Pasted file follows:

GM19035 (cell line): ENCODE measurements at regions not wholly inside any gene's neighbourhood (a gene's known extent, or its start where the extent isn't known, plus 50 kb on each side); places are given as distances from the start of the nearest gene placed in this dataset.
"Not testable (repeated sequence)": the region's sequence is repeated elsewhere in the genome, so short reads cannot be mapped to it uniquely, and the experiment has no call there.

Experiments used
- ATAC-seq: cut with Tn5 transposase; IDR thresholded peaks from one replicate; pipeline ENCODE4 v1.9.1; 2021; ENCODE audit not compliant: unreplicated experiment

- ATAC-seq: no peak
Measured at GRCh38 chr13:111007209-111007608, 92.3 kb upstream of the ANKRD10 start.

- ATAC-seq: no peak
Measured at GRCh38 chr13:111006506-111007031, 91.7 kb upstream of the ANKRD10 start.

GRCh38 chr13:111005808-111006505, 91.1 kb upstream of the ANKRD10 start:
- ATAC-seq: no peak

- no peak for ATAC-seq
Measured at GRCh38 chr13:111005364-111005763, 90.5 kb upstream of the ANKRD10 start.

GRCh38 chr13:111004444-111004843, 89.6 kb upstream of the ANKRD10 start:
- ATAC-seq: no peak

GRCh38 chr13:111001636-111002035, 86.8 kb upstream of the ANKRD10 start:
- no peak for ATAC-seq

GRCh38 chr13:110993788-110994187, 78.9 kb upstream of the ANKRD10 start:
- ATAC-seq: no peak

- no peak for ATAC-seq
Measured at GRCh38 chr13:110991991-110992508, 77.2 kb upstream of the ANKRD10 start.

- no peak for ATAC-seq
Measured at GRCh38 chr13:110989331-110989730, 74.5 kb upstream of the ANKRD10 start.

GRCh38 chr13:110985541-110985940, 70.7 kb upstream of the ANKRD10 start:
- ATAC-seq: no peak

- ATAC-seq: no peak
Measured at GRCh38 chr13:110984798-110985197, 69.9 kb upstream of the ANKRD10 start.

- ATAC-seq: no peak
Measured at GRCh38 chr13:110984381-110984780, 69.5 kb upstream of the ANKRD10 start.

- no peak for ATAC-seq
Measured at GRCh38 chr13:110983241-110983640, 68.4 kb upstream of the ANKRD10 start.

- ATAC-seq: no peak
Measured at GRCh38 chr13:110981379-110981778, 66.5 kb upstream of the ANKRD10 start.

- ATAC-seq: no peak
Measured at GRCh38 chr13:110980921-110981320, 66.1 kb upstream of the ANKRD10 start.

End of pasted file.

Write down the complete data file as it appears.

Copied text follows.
GM19035 (cell line): ENCODE measurements at regions not wholly inside any gene's neighbourhood (a gene's known extent, or its start where the extent isn't known, plus 50 kb on each side); places are given as distances from the start of the nearest gene placed in this dataset.
"Not testable (repeated sequence)": the region's sequence is repeated elsewhere in the genome, so short reads cannot be mapped to it uniquely, and the experiment has no call there.

Experiments used
- ATAC-seq: cut with Tn5 transposase; IDR thresholded peaks from one replicate; pipeline ENCODE4 v1.9.1; 2021; ENCODE audit not compliant: unreplicated experiment

- ATAC-seq: no peak
Measured at GRCh38 chr13:111007209-111007608, 92.3 kb upstream of the ANKRD10 start.

- ATAC-seq: no peak
Measured at GRCh38 chr13:111006506-111007031, 91.7 kb upstream of the ANKRD10 start.

GRCh38 chr13:111005808-111006505, 91.1 kb upstream of the ANKRD10 start:
- ATAC-seq: no peak

- no peak for ATAC-seq
Measured at GRCh38 chr13:111005364-111005763, 90.5 kb upstream of the ANKRD10 start.

GRCh38 chr13:111004444-111004843, 89.6 kb upstream of the ANKRD10 start:
- ATAC-seq: no peak

GRCh38 chr13:111001636-111002035, 86.8 kb upstream of the ANKRD10 start:
- no peak for ATAC-seq

GRCh38 chr13:110993788-110994187, 78.9 kb upstream of the ANKRD10 start:
- ATAC-seq: no peak

- no peak for ATAC-seq
Measured at GRCh38 chr13:110991991-110992508, 77.2 kb upstream of the ANKRD10 start.

- no peak for ATAC-seq
Measured at GRCh38 chr13:110989331-110989730, 74.5 kb upstream of the ANKRD10 start.

GRCh38 chr13:110985541-110985940, 70.7 kb upstream of the ANKRD10 start:
- ATAC-seq: no peak

- ATAC-seq: no peak
Measured at GRCh38 chr13:110984798-110985197, 69.9 kb upstream of the ANKRD10 start.

- ATAC-seq: no peak
Measured at GRCh38 chr13:110984381-110984780, 69.5 kb upstream of the ANKRD10 start.

- no peak for ATAC-seq
Measured at GRCh38 chr13:110983241-110983640, 68.4 kb upstream of the ANKRD10 start.

- ATAC-seq: no peak
Measured at GRCh38 chr13:110981379-110981778, 66.5 kb upstream of the ANKRD10 start.

- ATAC-seq: no peak
Measured at GRCh38 chr13:110980921-110981320, 66.1 kb upstream of the ANKRD10 start.